it, and even benchmark it against other machines. That’s valuable for customers, allowing them to better understand how to operate the machine more efficiently,” he says.

Ultra-low emissions diesel technology

Komatsu now offers a full range of Tier 4 Final-compliant machines across the construction equipment range.

“Our new technology engines deliver fuel savings of between five and 15 per cent while complying with Tier 4 Final emissions standards,” Gaedtke says.

Compared with previous generation Tier 3 engxines, Komatsu’s new technology engines reduce both particulate matter (PM) and nitrous oxide (NOx) levels by 90 per cent, he adds.

“And our Tier 4 Final engine technology is proving its benefits on major underground tunnelling projects, where the company’s products have been outstandingly successful,” he says.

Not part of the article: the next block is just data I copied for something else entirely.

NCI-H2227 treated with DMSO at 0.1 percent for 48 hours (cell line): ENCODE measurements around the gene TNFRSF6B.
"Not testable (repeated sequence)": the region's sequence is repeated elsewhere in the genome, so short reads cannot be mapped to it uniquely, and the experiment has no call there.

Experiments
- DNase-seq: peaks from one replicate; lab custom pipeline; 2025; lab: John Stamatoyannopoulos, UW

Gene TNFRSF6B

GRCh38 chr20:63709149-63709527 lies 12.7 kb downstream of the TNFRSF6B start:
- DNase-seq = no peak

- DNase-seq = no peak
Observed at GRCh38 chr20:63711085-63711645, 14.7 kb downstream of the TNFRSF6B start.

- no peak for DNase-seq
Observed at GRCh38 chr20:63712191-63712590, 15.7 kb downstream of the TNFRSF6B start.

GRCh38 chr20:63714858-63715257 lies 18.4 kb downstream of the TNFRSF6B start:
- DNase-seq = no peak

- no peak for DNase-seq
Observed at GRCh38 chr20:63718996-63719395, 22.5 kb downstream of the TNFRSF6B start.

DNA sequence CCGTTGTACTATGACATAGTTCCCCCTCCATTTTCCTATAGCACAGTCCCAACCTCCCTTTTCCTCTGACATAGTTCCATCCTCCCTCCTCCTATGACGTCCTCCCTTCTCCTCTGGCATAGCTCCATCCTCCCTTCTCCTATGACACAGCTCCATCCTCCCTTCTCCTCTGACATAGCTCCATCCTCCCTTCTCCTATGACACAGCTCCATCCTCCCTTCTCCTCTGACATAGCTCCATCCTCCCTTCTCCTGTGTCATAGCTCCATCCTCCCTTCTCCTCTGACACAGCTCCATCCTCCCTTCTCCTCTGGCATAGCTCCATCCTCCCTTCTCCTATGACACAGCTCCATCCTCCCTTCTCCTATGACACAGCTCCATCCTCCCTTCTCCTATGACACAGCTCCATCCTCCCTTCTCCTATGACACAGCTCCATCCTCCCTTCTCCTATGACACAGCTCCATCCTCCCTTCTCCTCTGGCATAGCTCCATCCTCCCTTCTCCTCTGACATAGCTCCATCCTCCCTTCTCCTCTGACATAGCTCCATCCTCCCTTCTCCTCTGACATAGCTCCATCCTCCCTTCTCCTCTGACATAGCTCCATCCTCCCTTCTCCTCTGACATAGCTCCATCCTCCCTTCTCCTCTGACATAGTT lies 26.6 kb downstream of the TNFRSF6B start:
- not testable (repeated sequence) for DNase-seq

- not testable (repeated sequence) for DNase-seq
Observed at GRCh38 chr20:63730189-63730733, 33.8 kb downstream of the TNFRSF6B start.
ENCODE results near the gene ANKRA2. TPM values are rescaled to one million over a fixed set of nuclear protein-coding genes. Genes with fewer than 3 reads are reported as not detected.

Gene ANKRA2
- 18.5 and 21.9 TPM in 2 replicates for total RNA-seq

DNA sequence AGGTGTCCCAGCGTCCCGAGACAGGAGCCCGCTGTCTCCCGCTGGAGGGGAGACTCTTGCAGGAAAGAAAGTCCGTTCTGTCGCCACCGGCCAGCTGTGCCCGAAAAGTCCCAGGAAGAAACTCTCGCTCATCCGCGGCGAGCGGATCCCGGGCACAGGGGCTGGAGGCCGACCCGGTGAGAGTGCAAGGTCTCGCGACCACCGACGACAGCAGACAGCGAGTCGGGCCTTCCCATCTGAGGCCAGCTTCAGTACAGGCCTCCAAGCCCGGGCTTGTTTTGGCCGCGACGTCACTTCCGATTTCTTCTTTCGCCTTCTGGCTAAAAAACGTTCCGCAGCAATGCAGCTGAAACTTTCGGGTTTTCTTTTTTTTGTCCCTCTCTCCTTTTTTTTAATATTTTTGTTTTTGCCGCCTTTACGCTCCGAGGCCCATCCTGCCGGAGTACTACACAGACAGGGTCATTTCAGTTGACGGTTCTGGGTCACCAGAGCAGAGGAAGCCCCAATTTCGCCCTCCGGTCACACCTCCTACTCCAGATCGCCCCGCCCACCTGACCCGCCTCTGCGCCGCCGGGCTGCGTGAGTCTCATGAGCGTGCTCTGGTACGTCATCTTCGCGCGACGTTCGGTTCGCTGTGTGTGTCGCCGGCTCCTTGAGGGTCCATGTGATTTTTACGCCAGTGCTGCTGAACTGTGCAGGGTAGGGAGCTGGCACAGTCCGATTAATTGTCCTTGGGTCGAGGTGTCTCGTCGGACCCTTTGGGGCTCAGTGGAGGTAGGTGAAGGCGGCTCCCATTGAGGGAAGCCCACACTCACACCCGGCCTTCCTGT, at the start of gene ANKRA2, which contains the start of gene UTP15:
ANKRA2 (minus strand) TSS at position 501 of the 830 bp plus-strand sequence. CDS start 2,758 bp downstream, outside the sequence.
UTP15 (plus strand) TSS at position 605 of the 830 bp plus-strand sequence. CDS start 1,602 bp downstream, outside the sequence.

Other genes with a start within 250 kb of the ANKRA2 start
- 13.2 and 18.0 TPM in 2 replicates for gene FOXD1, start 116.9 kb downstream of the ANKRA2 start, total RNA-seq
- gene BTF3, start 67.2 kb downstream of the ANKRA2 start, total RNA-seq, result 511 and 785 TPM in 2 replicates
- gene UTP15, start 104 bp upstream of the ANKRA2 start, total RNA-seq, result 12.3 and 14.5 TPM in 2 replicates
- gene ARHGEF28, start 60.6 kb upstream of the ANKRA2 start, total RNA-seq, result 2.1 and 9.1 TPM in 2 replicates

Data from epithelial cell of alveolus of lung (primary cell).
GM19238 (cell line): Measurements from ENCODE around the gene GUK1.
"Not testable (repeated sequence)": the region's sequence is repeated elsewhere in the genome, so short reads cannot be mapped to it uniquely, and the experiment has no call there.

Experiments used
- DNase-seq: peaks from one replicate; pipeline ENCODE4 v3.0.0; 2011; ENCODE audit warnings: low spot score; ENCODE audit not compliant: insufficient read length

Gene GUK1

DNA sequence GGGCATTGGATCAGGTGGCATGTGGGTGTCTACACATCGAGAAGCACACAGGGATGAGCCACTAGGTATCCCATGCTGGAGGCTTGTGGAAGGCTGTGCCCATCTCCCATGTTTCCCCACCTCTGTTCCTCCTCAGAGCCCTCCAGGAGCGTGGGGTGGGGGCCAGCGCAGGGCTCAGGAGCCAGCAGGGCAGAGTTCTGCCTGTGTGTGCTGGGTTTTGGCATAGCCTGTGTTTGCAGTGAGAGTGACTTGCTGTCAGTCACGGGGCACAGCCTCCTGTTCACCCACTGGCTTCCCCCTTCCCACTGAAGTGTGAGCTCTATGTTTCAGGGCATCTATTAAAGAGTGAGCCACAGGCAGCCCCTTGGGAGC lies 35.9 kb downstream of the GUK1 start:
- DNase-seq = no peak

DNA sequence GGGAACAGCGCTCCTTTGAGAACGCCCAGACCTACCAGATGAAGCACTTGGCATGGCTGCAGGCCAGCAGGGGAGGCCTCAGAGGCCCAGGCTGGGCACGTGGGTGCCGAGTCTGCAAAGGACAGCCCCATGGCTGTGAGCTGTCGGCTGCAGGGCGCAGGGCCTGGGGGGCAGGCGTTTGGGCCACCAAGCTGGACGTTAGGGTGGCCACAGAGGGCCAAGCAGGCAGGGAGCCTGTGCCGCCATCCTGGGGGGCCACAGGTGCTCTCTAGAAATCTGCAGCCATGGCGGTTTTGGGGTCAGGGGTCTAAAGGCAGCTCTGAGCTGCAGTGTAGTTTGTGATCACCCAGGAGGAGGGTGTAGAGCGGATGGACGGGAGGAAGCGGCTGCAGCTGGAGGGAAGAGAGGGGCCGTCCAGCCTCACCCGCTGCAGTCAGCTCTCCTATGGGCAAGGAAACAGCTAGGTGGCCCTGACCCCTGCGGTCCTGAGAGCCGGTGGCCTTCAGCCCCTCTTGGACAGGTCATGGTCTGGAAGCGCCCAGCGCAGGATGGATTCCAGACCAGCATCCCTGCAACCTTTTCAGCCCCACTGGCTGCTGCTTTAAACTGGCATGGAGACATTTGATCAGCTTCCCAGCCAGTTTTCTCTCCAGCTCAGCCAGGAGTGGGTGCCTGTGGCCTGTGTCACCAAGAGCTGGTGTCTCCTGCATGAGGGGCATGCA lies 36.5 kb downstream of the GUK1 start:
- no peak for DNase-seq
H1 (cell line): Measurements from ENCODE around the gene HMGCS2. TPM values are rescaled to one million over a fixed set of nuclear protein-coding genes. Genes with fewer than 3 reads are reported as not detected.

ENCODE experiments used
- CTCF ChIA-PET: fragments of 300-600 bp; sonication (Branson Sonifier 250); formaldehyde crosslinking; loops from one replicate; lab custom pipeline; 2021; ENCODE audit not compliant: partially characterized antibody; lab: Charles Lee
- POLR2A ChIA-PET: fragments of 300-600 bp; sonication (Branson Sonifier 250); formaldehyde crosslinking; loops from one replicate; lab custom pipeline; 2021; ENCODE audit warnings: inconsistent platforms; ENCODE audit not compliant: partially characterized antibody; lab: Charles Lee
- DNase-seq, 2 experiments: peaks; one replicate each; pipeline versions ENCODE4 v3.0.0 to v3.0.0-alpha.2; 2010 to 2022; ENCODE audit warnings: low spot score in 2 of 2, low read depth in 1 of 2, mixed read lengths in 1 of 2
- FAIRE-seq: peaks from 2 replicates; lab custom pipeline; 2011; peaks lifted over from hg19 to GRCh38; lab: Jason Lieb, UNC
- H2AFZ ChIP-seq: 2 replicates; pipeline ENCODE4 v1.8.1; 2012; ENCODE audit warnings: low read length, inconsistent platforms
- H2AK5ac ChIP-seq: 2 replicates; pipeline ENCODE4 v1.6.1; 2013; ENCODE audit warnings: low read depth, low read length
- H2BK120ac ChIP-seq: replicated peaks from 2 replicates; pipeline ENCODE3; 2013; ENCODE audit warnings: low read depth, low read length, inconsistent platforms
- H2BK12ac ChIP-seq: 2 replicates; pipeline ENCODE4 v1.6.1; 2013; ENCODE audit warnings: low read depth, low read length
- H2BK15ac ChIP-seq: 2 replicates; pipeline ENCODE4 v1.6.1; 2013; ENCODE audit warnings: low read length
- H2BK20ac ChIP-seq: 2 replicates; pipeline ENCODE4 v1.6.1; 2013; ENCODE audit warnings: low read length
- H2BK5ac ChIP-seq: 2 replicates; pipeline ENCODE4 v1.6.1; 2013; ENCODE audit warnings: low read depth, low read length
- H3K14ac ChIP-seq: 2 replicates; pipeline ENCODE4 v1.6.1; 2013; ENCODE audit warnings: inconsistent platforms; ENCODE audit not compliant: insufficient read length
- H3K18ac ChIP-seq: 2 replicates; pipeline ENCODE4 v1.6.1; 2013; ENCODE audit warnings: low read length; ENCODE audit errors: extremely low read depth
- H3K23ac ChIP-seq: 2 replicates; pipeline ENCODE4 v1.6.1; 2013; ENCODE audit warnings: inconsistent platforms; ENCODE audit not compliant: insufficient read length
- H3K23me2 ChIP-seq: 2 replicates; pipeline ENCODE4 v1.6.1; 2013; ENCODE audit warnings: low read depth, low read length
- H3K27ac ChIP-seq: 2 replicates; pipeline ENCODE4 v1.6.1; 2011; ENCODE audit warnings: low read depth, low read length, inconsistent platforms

The Tier 4 emissions engines are delivering “significantly” lower emissions in confined underground worksites, Gaedtke says, creating cleaner working conditions by using Komatsu’s advanced engine controllers, new turbo design, exhaust aftertreatment and catalytic converter.

Hybrid excavator technology

As a step on the road to net zero, Komatsu has led the industry in developing highly fuel-efficient hybrid excavators that combine diesel and electric power.

Fuel consumption on a hybrid excavator is as much as 40 per cent lower than a same-sized conventional Komatsu excavator, saving owners fuel, carbon output and operating costs – while still maintaining reliability and production standards.

Komatsu hybrid excavators are based around an ‘ultra-capacitor’ linked to the swing circuit to generate power during operation. This has shown itself to be safe and reliable across millions of hours of operations around the world.